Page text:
Thesis 6: Urban Praxis is neither a new phenomenon, nor restricted to the city of Berlin. It builds on historical precedents and long-standing experiences of strategies of appropriation of spaces and discourses. Urban Praxis is an experimental, situational and site-specific practice of (re)appropriating space. It works with methods of questioning, desirous production and modes of assembly. In the field of Urban Praxis, theory and practice combine and merge. Urban practice creates knowledge through acting and doing. This requires new forms of preservation and archiving, for transmitting and distributing this particular mode of knowledge production.
Thesis 7: The field of Urban Praxis has a large number of experienced actors at its disposal to promote necessary processes of change in the course of the crisis-ridden development of the urban. The pressure on urban society (rental policy movements, the question of the peripheries, the climate crisis), social cohesion (increase in social and racist divisions, lack of voting rights for a large part of the population, simplified identity politics) and aesthetic practices (insufficient funding policies, growing density of regulations through administrative rather than production perspectives, consolidation of the art market, new provincialism) is growing.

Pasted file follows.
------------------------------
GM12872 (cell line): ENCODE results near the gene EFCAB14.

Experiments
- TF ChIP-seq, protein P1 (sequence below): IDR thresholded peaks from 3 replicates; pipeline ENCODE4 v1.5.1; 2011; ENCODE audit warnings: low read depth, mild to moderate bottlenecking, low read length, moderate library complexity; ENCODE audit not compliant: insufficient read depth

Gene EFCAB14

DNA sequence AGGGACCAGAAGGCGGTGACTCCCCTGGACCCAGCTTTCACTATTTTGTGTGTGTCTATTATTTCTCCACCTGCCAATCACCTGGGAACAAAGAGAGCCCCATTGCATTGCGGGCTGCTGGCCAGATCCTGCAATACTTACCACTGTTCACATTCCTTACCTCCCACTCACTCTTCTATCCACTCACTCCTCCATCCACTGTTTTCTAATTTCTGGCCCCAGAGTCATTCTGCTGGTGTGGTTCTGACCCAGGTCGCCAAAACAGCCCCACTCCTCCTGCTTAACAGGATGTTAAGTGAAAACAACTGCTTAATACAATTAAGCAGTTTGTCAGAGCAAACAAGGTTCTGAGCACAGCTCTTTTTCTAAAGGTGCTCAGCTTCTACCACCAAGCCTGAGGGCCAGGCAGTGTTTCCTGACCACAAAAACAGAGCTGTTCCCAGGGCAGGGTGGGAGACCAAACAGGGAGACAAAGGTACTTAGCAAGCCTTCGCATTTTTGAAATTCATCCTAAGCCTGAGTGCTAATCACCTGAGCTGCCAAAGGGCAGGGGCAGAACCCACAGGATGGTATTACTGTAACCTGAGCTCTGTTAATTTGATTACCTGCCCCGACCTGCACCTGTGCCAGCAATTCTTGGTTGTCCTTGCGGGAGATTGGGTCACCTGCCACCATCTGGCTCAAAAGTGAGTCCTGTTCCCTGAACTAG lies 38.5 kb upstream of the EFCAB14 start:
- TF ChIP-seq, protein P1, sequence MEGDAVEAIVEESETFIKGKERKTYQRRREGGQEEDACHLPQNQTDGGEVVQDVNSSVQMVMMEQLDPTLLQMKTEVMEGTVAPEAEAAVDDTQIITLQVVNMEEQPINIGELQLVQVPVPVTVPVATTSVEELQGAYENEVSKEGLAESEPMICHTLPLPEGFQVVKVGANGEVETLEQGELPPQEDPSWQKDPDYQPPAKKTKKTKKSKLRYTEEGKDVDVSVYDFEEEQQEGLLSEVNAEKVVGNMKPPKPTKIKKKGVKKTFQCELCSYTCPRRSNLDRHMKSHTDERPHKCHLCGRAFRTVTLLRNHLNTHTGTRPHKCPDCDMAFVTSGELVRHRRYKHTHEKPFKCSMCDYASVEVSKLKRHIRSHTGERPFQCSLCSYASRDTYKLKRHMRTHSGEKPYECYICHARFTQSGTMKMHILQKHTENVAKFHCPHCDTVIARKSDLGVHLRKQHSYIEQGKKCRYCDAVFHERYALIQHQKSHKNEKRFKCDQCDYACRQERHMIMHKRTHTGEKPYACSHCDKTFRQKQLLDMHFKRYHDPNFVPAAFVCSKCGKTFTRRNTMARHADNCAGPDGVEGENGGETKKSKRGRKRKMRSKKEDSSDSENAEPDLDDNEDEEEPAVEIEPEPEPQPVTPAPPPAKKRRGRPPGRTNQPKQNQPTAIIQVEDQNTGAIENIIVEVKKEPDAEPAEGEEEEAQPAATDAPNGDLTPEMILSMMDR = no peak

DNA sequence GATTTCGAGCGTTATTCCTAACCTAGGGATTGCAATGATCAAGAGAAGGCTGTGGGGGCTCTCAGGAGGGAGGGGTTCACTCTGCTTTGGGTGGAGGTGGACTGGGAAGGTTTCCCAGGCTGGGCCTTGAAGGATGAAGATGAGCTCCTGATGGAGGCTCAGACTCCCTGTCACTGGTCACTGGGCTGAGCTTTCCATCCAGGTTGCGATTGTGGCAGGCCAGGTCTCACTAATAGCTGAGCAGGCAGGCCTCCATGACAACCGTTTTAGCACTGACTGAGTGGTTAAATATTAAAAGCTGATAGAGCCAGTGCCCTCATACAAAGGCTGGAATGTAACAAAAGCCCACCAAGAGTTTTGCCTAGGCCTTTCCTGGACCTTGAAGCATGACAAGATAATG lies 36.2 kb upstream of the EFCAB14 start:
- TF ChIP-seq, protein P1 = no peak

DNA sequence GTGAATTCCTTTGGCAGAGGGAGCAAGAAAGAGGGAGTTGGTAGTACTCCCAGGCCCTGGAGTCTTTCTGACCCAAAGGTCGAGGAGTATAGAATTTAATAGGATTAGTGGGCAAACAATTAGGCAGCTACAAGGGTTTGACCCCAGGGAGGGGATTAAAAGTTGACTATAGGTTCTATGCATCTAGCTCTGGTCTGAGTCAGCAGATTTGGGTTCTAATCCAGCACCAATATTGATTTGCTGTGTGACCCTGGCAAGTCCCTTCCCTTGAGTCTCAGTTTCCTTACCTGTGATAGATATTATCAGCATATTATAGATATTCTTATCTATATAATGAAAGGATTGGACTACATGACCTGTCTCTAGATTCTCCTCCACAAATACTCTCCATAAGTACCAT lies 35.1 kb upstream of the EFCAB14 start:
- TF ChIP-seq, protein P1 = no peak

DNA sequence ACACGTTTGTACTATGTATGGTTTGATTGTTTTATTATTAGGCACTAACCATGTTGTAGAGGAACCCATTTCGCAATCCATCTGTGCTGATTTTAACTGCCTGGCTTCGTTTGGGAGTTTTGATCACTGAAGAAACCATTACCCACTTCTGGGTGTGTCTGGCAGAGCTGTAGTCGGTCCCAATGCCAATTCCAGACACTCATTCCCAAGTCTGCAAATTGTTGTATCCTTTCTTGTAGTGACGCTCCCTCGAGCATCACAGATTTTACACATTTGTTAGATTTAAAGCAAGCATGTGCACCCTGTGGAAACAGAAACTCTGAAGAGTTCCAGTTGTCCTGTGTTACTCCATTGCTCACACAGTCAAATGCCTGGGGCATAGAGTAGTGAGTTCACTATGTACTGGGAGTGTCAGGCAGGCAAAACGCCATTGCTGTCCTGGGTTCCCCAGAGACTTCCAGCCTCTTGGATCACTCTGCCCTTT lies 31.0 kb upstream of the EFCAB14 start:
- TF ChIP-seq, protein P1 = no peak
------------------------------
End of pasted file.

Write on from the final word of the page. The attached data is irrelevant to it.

Thesis 8: Urban Praxis is fought for and made by the many. As a contemporary, post-disciplinary practice, Urban Praxis necessitates new organizational structures and governmental forms that do not exercise power over its subjects, but can rather empower its subjects and agents. It needs an institutional form that can create better conditions in which to produce autonomy, considering terms such as membership and usership in addition to the traditional citizenship. Urban Praxis needs an Institutionalisation that can remain anti-institutional.